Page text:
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How to Mine Water on Mars to Survive on The Red Planet

The bone-dry desert of present-day Mars may seem like the last place you would look for water, but the Red Planet actually contains a wealth of water locked up in ice.

Evidence that Mars once supported liquid water has been mounting for years, and exploratory missions have found that water ice still exists on the planet’s poles and just beneath its dusty surface.

Accessing that water could require digging it up and baking it in an oven, or beaming microwaves at the soil and extracting the water vapor.

Yet no mission has attempted to extract water on Mars or any celestial body beyond Earth in appreciable quantities.

Now, the Netherlands-based organization Mars One, which wants to establish a permanent human settlement on the Red Planet, is planning to send an unmanned lander to Mars in 2018 that would carry an experiment to demonstrate that water extraction is possible.




Mined water could be used for drinking, growing plants or creating fuel.

Here on Earth, we’ve experimented with different technologies to extract moisture out of the atmosphere or soil,” said Ed Sedivy, civil space chief engineer at the security and aerospace company Lockheed Martin and program manager for NASA’s Phoenix lander flight system.

The question is, Sedivy said, “At the concentration of water we’re likely to encounter and the temperatures we’re likely to encounter [on Mars], how do we validate those technologies are appropriate?”

H2O on the Red Planet

Numerous studies have suggested that water exists on Mars, based on evidence from Mars orbiters and rovers such as outflow channels, ancient lakebeds, and surface rocks and minerals that could only have formed in the presence of liquid water.

Today, Mars is too frigid, and its atmospheric pressure is too low, to support liquid water on its surface — except for very short spans of time at low altitudes — but frozen water can be found in the planet’s ice caps and beneath the soil surface.

NASA’s Phoenix lander detected water ice at its landing site in 2008. The spacecraft dug up chunks of soil, and its onboard mass spectrometer found traces of water vapor when the sample was heated above freezing.

More recently, NASA’s Curiosity rover detected water molecules in soil samples analyzed by its SAM instruments, suggesting Martian soil contains about two pints of water per cubic foot of soil.

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New AI Can Spot Tell-Tale Signs Of A Genetic Disorder By Scanning People’s Faces

An artificially intelligent computer program has been used to identify rare genetic diseases by studying photos of faces.

In the experiment, the AI system out-performed human experts attempting the same task.

The face analysis program, known as DeepGestalt, could in future assist the diagnosis of rare genetic syndromes, say researchers.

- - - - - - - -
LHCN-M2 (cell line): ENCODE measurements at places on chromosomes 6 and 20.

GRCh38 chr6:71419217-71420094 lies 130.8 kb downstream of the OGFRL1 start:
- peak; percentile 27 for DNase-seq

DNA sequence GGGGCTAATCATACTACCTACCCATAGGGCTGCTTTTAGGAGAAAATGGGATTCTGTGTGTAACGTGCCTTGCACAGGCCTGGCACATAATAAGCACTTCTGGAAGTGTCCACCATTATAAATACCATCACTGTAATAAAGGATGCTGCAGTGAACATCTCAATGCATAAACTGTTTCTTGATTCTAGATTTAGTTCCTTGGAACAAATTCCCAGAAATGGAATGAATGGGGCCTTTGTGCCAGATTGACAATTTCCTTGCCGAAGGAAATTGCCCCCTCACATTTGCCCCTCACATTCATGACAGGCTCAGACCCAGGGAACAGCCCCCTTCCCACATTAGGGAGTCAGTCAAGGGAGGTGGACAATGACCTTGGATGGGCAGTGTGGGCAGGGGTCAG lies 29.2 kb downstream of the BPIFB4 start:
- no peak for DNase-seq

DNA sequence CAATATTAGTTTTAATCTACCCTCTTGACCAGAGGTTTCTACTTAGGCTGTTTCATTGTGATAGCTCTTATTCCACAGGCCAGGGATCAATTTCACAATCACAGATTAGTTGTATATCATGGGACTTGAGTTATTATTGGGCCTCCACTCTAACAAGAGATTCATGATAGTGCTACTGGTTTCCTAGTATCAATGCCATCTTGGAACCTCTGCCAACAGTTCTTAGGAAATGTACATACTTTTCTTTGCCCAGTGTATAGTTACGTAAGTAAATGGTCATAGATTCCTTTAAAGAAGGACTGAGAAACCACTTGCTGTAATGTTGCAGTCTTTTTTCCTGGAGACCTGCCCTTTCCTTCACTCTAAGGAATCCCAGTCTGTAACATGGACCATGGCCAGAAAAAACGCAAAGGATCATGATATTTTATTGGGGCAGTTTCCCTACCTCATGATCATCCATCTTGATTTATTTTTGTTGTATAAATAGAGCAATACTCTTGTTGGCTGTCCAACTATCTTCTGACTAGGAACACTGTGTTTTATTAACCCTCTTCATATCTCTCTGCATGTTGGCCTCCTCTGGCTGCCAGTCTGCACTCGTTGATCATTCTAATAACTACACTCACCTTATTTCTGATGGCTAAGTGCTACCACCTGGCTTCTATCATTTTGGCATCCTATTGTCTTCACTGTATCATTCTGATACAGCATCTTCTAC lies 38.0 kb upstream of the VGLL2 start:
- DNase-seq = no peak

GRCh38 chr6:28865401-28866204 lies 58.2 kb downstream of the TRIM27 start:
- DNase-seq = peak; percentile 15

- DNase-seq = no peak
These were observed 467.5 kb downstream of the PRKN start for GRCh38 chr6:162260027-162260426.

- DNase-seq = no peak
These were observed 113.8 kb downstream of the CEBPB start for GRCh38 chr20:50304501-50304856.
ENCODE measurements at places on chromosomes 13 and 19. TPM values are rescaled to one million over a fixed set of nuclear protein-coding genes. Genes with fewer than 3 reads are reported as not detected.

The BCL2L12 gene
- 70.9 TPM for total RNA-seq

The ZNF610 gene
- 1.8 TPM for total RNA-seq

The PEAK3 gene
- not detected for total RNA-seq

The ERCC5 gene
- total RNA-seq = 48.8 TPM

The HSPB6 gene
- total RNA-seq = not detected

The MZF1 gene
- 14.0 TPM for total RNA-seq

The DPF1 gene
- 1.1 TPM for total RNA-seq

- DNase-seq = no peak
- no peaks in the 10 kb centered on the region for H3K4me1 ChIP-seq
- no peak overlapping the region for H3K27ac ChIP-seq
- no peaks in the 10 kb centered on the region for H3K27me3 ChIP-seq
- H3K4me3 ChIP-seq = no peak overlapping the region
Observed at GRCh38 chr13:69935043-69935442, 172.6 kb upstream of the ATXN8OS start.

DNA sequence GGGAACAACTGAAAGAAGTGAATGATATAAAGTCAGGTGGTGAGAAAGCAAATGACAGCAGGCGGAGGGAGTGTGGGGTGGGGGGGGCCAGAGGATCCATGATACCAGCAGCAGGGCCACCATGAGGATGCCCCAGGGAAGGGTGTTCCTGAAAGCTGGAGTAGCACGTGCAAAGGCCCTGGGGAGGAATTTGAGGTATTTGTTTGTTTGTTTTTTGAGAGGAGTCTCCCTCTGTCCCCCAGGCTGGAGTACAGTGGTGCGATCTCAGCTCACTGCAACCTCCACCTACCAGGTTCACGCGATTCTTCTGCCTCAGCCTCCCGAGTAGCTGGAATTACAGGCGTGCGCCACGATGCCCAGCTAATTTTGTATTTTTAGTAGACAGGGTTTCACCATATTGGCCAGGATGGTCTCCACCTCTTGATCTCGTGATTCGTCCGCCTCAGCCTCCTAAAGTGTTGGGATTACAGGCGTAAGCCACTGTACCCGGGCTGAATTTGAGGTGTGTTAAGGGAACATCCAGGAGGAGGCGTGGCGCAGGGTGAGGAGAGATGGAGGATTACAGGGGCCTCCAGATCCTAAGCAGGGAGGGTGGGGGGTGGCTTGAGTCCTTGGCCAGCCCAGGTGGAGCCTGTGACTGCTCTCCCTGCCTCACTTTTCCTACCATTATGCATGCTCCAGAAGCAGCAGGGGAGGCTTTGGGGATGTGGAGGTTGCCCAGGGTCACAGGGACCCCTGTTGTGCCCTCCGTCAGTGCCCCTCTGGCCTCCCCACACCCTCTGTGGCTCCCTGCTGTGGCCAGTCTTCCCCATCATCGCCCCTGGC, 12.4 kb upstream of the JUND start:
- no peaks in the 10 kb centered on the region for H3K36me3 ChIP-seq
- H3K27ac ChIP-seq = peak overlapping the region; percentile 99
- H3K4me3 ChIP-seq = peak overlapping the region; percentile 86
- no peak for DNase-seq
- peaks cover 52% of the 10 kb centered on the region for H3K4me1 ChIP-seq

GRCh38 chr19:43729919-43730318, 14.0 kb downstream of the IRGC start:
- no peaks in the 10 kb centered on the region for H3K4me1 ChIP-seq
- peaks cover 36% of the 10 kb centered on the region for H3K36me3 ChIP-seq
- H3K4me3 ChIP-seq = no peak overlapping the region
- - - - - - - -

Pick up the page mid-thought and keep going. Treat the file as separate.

At the same time they warn that safeguards are needed to prevent abuse of the technology.

Easily accessible portrait photos could, for instance, enable potential employers to discriminate against individuals with ‘at risk’ facial features.

Study co-author Dr Karen Gripp, from the US company FDNA which developed the program, said: “This is a long-awaited breakthrough in medical genetics that has finally come to fruition.

With this study, we’ve shown that adding an automated facial analysis framework, such as DeepGestalt, to the clinical workflow can help achieve earlier diagnosis and treatment, and promise an improved quality of life.




The team trained the “deep learning” software using more than 17,000 facial images of patients with more than 200 different genetic disorders.

In subsequent tests DeepGestalt successfully included the correct syndrome in its top 10 list of suggestions 91 percent of the time.

The system also out-performed clinical experts in three separate trials. Many genetic disorders are associated with distinct facial features.

Some are easily recognizable while others are harder to spot.

People with Williams syndrome, for instance, have short, upturned noses and mouths, a small jaw and a large forehead.

Well-known features associated with Down’s syndrome include almond-shaped eyes, a round, flat face, and a small nose and mouth.

Yaron Gurovich, chief technology office at FDNA and first author of the research published in the journal Nature Medicine, said: “The increased ability to describe phenotype in a standardized way opens the door to future research and applications, and the identification of new genetic syndromes.

Writing in the journal, the researchers drew attention to the potential risk of abuse of the technology.

They warned: “Unlike genomic data, facial images are easily accessible.

“Payers or employers could potentially analyse facial images and discriminate based on the probability of individuals having pre-existing conditions or developing medical complications.”